Friday, October 9, 2015

Pattern Drafting, AKA Magic


On the first day of my freshman apparel design class I was pretty nervous, what if despite all of my ideas, all my sketches, and serious obsession with fashion I was bad at pattern drafting? There are plenty of high fashion designers who only ever sketch and have nothing to do with actually physically designing the patterns to translate their drawings into clothes, but I didn't want to be one of them. I worried it would be too much like geometry, or that I would't have "it", whatever "it" was in this case. 

Imagine my relief when we jumped in and I was a natural. Adding ease and moving darts, changing style lines and drafting sleeves, it was magic! Not only were my worries quickly proved unnecessary, it was soon obvious I was one of the best in the class. Draping also seemed daunting at first, but it turned out I had the touch there too. I mention this convenient disposition towards apparel design skill not to brag, I promise! Pattern drafting is one of the only skills (in the professional/useful human sense) I posses. Of course sadly, pattern drafting is pretty localized as a profession, and Colorado is pretty far from the hub! We have a few ski/snowboarding clothing companies based here, but I can think of few design areas I have less interest in. Anyways, while acknowledging that I do seem to have a natural predisposition for "getting" pattern drafting, the skill is not something one needs natural talent to learn. In fact, I'd imagine someone who is better at math would pick up pattern drafting rather quickly!

Being able to make my own sewing patterns changed my life. That sounds dramatic, but when you create for a living (not in the professional sense, not for money, I mean to exist, without creating I go crazy pretty fast), being able to make exactly what you sketch in 3 dimensions is pretty awesome. Instead of hunting for patterns similar to what you want to make, you can just dive in. Suddenly you can make whatever you can dream up, or more importantly, copy vintage designs without needing to search out a pattern.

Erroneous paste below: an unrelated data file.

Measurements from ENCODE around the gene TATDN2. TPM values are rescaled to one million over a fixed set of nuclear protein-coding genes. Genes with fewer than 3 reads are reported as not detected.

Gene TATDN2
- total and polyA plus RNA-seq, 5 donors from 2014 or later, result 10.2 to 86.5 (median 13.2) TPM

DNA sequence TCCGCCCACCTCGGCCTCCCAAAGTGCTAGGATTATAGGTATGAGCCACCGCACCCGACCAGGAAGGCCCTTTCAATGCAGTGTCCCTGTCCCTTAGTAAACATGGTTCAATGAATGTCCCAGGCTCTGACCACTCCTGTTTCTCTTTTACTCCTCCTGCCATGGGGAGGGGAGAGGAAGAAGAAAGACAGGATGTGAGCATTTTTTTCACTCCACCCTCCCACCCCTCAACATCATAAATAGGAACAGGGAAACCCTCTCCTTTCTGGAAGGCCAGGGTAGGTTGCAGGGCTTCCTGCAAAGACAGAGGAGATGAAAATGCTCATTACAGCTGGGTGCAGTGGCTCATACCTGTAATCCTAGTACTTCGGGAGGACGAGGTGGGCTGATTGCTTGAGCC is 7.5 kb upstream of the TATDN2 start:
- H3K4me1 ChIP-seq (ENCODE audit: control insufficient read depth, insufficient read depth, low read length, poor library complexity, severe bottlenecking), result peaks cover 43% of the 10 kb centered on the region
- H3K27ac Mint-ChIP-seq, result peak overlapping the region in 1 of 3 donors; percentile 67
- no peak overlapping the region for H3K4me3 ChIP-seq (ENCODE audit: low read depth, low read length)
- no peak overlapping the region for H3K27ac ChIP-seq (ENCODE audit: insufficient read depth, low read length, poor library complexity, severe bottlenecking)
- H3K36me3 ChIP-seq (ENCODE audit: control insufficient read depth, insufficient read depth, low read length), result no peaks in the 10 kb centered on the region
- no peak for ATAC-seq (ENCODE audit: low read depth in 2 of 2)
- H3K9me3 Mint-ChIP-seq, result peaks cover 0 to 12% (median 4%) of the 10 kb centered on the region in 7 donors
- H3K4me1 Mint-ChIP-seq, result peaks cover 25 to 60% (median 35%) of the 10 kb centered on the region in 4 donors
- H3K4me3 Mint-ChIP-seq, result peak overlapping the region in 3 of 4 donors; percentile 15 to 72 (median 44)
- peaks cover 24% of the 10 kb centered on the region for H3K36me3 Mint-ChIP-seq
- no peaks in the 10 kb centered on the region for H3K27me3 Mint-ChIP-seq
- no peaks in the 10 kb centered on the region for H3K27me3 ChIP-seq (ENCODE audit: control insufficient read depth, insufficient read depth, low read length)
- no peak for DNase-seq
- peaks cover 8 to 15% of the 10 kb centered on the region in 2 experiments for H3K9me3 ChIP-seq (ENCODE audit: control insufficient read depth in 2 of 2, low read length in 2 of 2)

So to every seamstress out there, I recommend learning to draft your own patterns! Plus nothing is more satisfying than saying "Oh thank you, I made it!" and knowing you even made the pattern too! The task may seem daunting at first, but I'd wager you have already begun my making modifications to sewing patterns you have used. Ever shortened the bodice for your short waist? Added a bit of ease to the hip so a skirt wasn't so tight? Used the bodice from one pattern with the skirt from another? You are already well on your way to adding pattern drafting to your retinue of skills!

The first pattern drafting I ever did was the sort of "cheating" way of starting out. Dipping the toe into the realm of pattern drafting if you will. Take your favorite dress pattern, the one you have used three times now because you like the fit so much. Say you change the neckline, or move the dart from the waist to the side seam. Look at you! Your pattern drafting...ish!

Imagine if you could create any style of sleeve you wanted? Move the style-lines on a bodice to however you'd like them? The time has come my friend, get yourself some basic supplies and join me on the other side!


Basic Supplies for Pattern Drafting:
- 18 inch c-through ruler (This one is the one that came in my freshman year sewing kit and will be your best friend)
- Large paper (I use alphanumeric paper, but butcher paper, craft paper...it all works!)
- Paper Scissors
- Scotch tape
- Pens and Pencils
- A pattern drafting book manual

I can totally recommend Patternmaking for Fashion Design (5th Edition) by Helen Joseph Armstrong. This was the required textbook for my pattern drafting class, and I still use it all the time. I'll level with you, this is a very pricey book (because all textbooks are crazy $$$ for some reason), but unlike the rest of my textbooks I still use this book all the time. There are much cheaper books, used books are a good option too, and just searching the internet is always available. I like having the physical copy, I find it easier to have the book open to follow along with as I go. Things become second nature eventually, moving darts for example, but for drafting a cowl neck, or a certain style of sleeve, I like having this book handy.

I also recommend getting some alphanumeric paper. What the what is that you ask? It is a perfect weight of nice clean white paper with a 1 inch grid of random letters and numbers printed on it. I can only assume they have a metric version of this paper out there somewhere, and while I was studying in Europe they just had plain white paper. Tissue paper is too thin and rips too easily (see commercial patterns), sometimes butcher paper is too thick for pinning onto your fabric later to cut out the pieces. The nice thing about alphanumeric paper is that you can get it in large widths, on a roll, so that you have a nice large surface to work with. I order mine online from here.